Illustration of a Red Deer Cave man. Credit: Peter Schouten


Who Were the Rain Deer People, this is the question asked by scientists after several new findings in China of a previously unknown people.

The Australian and Chinese scientists have found the remains of these previously unknown prehistoric people who seemingly lived in caves at several locations throughout southern China around 14,500 to 11,500 years ago. Radiocarbon dated using charcoal found at the fossil deposits.

The first remains were found in 1979 with a partial skull in Longlin Cave in the Guangxi Zhuang region of China. Then further human remains have been excavated from Maludong (the Red Deer Cave) in Yunnan Province.

Homo Sapiens or something else?

At first, the remains were thought to be Homo Sapiens in origin, but then the bones and skulls from the smallest of five individuals were found to be unlike anything is seen before. They have a special blend of modern and primitive features and some very unique features.

They have very big eyebrow arches, wide cheekbones, and a thick skull. These are all typical features for those human types that lived several hundred thousand years ago. Their brain is smaller compared to Homo Sapiens. But their frontal lobe, which is thought to include personality and behavior, is indeed as big as ours. Their brain’s rearmost part, which handles sensory input, is much more primitive, though.

The scientists do not dare to classify them as a new Homo species as of yet. They, therefore, call them the Red Deer People, named after the many red deer remains found in the caves.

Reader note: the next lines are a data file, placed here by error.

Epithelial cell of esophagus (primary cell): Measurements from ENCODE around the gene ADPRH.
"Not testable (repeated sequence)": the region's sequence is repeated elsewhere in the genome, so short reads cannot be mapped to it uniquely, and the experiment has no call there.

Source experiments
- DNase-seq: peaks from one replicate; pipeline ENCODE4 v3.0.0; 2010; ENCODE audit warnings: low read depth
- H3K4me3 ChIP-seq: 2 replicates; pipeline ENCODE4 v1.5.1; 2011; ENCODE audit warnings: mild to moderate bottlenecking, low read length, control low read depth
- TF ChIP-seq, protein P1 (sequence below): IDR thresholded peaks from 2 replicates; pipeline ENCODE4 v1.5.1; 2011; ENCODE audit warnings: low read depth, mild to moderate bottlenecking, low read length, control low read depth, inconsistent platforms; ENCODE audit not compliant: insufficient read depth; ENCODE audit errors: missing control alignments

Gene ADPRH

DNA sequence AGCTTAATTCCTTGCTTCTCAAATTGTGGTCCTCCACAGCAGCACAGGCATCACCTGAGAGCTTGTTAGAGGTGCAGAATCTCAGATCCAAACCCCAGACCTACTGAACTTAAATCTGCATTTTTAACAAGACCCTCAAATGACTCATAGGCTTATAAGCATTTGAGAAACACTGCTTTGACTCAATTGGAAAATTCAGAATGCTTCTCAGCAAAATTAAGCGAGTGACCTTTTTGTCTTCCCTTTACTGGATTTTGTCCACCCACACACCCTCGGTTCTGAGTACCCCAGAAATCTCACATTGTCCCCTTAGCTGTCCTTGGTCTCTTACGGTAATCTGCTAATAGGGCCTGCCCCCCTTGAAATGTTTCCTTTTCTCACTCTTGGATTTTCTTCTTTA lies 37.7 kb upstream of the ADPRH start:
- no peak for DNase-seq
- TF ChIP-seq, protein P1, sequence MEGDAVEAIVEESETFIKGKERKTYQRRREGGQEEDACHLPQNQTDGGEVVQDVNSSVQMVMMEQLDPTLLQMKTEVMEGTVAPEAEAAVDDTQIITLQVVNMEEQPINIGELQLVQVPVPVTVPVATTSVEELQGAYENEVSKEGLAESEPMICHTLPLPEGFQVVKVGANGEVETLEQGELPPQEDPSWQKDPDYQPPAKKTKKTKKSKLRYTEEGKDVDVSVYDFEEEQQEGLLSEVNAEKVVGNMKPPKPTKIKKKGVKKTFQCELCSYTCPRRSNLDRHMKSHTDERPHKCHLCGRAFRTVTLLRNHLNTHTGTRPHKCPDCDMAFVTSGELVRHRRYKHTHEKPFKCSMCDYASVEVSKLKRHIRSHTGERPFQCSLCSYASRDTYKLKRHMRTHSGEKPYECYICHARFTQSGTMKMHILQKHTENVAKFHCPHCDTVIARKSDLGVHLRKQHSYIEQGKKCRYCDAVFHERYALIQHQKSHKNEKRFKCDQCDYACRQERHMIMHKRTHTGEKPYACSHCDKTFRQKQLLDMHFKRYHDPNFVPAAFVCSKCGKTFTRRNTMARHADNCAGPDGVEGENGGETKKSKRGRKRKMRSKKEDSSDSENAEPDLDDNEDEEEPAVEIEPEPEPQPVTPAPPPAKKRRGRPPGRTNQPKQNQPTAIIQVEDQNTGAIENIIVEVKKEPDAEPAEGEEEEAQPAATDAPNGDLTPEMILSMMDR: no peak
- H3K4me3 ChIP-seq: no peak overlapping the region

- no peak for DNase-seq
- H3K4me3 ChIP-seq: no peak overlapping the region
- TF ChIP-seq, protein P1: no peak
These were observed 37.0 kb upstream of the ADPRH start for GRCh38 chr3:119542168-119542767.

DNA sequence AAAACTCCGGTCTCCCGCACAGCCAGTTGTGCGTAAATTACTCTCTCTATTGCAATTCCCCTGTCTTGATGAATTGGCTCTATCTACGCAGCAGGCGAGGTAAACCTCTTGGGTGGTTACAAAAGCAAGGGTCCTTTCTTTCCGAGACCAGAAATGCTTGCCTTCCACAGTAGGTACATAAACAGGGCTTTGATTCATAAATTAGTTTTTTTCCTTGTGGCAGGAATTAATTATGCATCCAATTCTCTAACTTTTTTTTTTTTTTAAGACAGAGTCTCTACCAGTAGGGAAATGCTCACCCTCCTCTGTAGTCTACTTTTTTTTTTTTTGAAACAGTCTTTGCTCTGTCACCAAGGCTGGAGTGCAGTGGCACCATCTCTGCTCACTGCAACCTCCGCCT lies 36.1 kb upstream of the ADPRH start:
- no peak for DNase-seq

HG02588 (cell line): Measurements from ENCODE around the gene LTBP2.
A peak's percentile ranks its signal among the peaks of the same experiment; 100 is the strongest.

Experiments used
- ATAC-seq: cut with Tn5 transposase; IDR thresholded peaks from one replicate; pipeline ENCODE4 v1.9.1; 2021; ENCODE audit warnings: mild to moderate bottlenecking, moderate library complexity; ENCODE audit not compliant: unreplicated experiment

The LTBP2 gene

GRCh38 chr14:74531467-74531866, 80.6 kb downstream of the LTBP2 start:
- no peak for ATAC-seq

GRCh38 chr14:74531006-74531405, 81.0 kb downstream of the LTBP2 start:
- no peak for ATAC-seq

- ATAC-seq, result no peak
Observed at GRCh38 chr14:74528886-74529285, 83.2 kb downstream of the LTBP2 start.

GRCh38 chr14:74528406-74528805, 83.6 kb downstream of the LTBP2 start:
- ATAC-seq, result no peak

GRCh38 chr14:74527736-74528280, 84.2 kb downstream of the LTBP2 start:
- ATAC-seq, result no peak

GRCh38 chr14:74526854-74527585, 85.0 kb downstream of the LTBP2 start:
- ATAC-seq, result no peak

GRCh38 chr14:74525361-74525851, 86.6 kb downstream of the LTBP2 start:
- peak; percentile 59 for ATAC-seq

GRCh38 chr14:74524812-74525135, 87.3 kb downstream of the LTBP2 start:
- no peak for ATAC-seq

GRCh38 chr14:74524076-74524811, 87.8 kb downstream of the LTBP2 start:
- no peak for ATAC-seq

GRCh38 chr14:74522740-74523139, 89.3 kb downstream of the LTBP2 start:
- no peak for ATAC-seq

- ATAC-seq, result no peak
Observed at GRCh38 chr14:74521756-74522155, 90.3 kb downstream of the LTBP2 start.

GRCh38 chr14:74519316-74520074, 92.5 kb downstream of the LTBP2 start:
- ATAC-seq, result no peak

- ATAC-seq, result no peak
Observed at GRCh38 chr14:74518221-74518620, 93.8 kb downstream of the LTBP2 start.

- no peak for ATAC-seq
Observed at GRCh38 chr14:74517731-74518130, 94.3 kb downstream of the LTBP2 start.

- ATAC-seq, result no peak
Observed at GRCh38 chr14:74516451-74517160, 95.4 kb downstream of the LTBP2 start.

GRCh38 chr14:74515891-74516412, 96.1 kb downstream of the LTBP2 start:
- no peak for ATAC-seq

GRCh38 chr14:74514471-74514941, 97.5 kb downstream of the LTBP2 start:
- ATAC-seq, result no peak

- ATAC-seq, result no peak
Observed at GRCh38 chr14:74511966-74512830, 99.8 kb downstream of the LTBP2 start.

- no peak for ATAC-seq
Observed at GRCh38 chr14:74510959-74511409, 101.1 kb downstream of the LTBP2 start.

The first remains found in 1979, with more uncovered in 1989 by miners quarrying limestone at Maludong in China. A study then began in 2008. Darren Curnoe (right) and Andy Herries (left) excavating at Maludong in 2008. Credit: Darren Curnoe

The study’s (published in PLoS One) lead researcher Darren Curnoe is leaning towards that they actually belong to a whole new line on our family tree. But other researchers argue that they belong to an unusual variant of our own species. Perhaps they are the descendants of humans that have heavily interbreed with other more primitive Humans, such as Homo Erectus.

But the scientists now hope to settle the issue with DNA analysis.

Shared Earth

Research has in recent years revealed that we have indeed shared the Earth with many of our distant cousins. That we were not the only humanoids walking the earth very recently.

With several new species that have been discovered, including the Denisovans, Homo Floresiensis (“The Hobbit”). Both probably walking the earth simultaneously with our own species and Homo Neanderthals.

Our own DNA also let out of the above, since evidence of interbreeding with Neanderthals and other human species are still present in modern humans.

Human Remains from the Pleistocene-Holocene Transition of Southwest China Suggest a Complex Evolutionary History for East Asians